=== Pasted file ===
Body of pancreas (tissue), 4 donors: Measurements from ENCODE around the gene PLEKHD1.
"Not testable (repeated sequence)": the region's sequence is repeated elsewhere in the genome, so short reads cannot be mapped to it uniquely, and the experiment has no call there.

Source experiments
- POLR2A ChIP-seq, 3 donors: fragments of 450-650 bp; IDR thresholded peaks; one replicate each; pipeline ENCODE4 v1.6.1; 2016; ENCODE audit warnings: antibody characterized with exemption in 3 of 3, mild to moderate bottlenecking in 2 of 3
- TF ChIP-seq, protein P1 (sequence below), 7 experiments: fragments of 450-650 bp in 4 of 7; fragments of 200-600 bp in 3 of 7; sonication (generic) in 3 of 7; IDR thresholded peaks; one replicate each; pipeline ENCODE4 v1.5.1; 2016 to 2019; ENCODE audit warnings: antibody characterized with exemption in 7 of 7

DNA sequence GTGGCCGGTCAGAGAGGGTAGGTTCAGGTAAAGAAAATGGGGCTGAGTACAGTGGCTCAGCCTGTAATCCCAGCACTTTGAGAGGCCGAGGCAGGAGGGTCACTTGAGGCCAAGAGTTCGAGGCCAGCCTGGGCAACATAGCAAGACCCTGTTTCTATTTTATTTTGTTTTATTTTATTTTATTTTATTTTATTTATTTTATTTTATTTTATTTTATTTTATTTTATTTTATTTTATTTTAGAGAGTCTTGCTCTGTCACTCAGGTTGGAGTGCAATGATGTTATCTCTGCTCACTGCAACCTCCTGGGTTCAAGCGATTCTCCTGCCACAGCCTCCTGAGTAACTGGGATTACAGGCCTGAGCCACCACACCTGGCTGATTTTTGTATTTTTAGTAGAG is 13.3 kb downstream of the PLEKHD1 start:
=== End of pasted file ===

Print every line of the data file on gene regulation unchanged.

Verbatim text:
Body of pancreas (tissue), 4 donors: Measurements from ENCODE around the gene PLEKHD1.
"Not testable (repeated sequence)": the region's sequence is repeated elsewhere in the genome, so short reads cannot be mapped to it uniquely, and the experiment has no call there.

Source experiments
- POLR2A ChIP-seq, 3 donors: fragments of 450-650 bp; IDR thresholded peaks; one replicate each; pipeline ENCODE4 v1.6.1; 2016; ENCODE audit warnings: antibody characterized with exemption in 3 of 3, mild to moderate bottlenecking in 2 of 3
- TF ChIP-seq, protein P1 (sequence below), 7 experiments: fragments of 450-650 bp in 4 of 7; fragments of 200-600 bp in 3 of 7; sonication (generic) in 3 of 7; IDR thresholded peaks; one replicate each; pipeline ENCODE4 v1.5.1; 2016 to 2019; ENCODE audit warnings: antibody characterized with exemption in 7 of 7

DNA sequence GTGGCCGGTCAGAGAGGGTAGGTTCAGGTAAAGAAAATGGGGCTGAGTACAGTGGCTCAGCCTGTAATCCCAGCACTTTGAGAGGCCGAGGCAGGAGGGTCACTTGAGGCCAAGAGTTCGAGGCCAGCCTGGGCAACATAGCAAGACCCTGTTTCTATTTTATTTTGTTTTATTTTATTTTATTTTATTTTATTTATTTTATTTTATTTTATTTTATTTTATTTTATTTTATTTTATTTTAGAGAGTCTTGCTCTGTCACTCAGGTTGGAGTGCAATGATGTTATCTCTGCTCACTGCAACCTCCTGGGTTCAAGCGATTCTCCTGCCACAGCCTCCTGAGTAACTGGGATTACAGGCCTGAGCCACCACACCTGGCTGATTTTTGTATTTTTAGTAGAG is 13.3 kb downstream of the PLEKHD1 start: